A report issued Monday revealed no hard evidence that Iran has a nuclear arms program but confirmed that the Iranian government has dabbled with uranium and plutonium, perhaps with a view to making bombs.
The U.S. has said all along that Iran has a weapons program and views the draft report, by the International Atomic Energy Agency, as vindication of this view. Europeans, among others, aren’t willing to go that far.
The 30-page report praises Iran for finally coming clean but criticizes the country for its policy of concealment. Iran’s work with nukes extends back at least 18 years–not that anyone knew about it. In the report, Iran owned up to having secret facilities to conduct experiments for making plutonium, which is hard to confuse with the stuff used in a civilian power plant. The amount of plutonium found, the report says, very small, but the point is that Iran clearly has the tools to extract materials to make nuclear arms. Mohamad El Baradei, director of the IAEA, the U.N.s nuclear watchdog, said “Given Iran’s past pattern of concealment, it will take some time before the IAEA is able to conclude that Iran’s nuclear programme is exclusively for peaceful purposes.”
Iran has repeatedly denied the U.S. accusation that it is using its civil nuclear power program for weapons making. On Monday Iran sent a letter to the IAEA saying that it would agree to open itself up to more intrusive inspections, as well as to temporarily suspend its uranium enrichment program.
But Iranian President Mohammad Khatami had complaints about the report, claiming that the plutonium was for medical purposes only and uses that were “totally peaceful”:
“In the report the important point was that there is no proof Iran is seeking to build the atomic bomb. Overall, there are positive points and there are points that did not need to have been mentioned.”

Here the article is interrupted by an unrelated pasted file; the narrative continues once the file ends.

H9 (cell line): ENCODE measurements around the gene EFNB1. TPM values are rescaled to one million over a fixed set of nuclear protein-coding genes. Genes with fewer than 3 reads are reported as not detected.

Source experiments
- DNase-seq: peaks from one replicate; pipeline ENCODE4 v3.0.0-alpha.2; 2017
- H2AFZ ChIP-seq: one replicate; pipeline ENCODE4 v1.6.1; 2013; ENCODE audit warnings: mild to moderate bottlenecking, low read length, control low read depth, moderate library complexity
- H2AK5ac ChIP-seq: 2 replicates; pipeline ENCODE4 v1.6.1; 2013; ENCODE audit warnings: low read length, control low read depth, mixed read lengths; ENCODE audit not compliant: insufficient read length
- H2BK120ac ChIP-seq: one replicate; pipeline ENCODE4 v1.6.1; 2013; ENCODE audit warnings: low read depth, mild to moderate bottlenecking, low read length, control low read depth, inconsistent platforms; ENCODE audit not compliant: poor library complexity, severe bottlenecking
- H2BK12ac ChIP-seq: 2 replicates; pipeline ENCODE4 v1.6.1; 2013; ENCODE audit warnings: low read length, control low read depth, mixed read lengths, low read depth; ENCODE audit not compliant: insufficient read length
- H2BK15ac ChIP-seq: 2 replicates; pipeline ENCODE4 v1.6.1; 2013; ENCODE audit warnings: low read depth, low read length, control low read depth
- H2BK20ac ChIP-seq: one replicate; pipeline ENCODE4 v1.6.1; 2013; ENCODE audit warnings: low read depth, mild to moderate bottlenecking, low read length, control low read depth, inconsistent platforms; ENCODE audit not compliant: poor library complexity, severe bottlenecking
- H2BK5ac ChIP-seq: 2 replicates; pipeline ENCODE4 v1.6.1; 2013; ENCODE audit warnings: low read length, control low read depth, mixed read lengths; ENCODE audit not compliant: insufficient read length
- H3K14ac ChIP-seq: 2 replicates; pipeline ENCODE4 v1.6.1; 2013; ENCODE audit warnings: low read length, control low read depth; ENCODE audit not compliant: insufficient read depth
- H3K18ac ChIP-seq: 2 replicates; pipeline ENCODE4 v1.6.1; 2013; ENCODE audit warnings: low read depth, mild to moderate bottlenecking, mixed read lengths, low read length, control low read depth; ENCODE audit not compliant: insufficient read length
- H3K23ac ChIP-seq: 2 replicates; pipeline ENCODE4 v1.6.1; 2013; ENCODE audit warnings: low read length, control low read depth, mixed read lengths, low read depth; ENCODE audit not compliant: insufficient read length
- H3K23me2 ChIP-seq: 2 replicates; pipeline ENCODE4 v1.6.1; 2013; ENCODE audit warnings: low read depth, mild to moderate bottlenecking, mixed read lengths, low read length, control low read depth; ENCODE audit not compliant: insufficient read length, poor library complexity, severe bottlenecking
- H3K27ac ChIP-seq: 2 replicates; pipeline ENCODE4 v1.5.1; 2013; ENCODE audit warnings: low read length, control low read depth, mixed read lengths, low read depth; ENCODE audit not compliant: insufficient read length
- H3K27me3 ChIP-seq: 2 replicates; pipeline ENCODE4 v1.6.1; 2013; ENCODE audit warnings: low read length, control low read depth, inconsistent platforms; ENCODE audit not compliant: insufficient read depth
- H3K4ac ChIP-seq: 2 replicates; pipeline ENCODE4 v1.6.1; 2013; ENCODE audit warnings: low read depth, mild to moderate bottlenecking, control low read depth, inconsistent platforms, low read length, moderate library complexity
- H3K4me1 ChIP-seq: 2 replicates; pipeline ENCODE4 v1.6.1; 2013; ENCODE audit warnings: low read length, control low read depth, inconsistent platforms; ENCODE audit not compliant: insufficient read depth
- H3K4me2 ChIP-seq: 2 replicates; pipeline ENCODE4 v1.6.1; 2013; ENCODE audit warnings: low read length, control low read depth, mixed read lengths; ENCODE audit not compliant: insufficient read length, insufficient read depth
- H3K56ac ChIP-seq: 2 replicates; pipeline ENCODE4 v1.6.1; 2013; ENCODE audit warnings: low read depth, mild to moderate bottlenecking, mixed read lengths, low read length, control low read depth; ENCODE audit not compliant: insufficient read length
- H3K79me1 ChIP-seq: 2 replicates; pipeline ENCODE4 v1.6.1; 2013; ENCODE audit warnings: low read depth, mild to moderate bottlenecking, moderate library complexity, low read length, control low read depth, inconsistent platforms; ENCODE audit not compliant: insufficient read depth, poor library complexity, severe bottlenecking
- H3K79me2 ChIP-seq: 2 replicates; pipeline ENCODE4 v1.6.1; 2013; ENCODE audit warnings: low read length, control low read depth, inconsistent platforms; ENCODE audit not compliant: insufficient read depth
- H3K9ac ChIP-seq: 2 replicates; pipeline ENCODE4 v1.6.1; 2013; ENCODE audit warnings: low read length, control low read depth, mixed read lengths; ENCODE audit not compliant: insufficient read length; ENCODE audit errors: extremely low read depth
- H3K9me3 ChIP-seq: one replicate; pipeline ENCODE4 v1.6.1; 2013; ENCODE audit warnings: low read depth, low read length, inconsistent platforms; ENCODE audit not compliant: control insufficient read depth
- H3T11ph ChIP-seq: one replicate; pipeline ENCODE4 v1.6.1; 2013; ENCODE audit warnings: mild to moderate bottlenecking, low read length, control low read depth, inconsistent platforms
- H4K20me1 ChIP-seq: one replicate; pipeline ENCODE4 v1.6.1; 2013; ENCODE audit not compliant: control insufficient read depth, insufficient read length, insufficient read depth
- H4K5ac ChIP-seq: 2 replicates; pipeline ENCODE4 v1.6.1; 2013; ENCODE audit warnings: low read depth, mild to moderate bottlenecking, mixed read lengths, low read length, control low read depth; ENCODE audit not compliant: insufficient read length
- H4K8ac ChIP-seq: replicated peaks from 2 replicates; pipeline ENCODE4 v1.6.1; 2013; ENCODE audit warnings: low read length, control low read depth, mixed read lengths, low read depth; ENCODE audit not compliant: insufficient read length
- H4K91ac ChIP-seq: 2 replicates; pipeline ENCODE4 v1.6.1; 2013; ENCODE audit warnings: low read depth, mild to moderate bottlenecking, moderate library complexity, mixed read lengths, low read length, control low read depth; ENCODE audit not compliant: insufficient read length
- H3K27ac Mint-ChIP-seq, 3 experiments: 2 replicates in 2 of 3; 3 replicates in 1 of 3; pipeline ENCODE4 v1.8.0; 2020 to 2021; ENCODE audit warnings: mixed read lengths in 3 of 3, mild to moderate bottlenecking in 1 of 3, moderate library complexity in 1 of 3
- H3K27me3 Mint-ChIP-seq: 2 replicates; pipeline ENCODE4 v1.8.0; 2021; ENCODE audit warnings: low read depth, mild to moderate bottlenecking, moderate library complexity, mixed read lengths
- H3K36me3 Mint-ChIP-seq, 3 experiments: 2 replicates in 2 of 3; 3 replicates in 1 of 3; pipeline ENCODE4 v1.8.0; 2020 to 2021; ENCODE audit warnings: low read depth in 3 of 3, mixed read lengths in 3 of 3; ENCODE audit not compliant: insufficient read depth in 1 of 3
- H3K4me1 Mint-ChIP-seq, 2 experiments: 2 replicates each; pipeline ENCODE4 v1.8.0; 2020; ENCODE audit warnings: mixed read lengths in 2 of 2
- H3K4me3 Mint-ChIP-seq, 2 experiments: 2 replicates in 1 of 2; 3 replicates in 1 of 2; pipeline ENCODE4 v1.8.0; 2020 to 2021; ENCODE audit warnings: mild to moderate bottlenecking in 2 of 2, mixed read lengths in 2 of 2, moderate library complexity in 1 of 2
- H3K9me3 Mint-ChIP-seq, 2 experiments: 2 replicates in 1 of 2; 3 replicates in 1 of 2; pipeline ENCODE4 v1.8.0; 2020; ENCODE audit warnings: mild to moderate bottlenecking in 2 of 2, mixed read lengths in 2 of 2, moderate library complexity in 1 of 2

Some experts don’t see the report as enough evidence to condemn Iran. Hans Blix, former chief UN weapons inspector, says he can’t find compelling evidence to suggest Iran has a weapons program. He pointed to the example of Iraq, where no weapons were found despite repeated accusations by the U.S. .
Meanwhile, others see the report’s findings as a definite indication that Iran has the beginnings of a nuclear weapons program. Thomas B. Cochran, a senior scientist at the Natural Resources Defense Council says:
“It’s dumbfounding that the I.A.E.A., after saying that Iran for 18 years had a secret effort to enrich uranium and separate plutonium, would turn around and say there was no evidence of a nuclear weapons program. If that’s not evidence, I don’t know what is.”
Critics of Iran’s policy of concealment say that not only has Iran been hiding their stock of nuclear arms, but there’s no way to know how far they have come in their experiments. An editorial in the New York Times speculates that perhaps Iran is even further advanced into a weapons program than the report suggests:
“Iran seems to have been caught at an early stage of a secret program. But nobody can be sure whether this is the whole truth or whether Iran simply admitted what it thinks international inspectors already know.”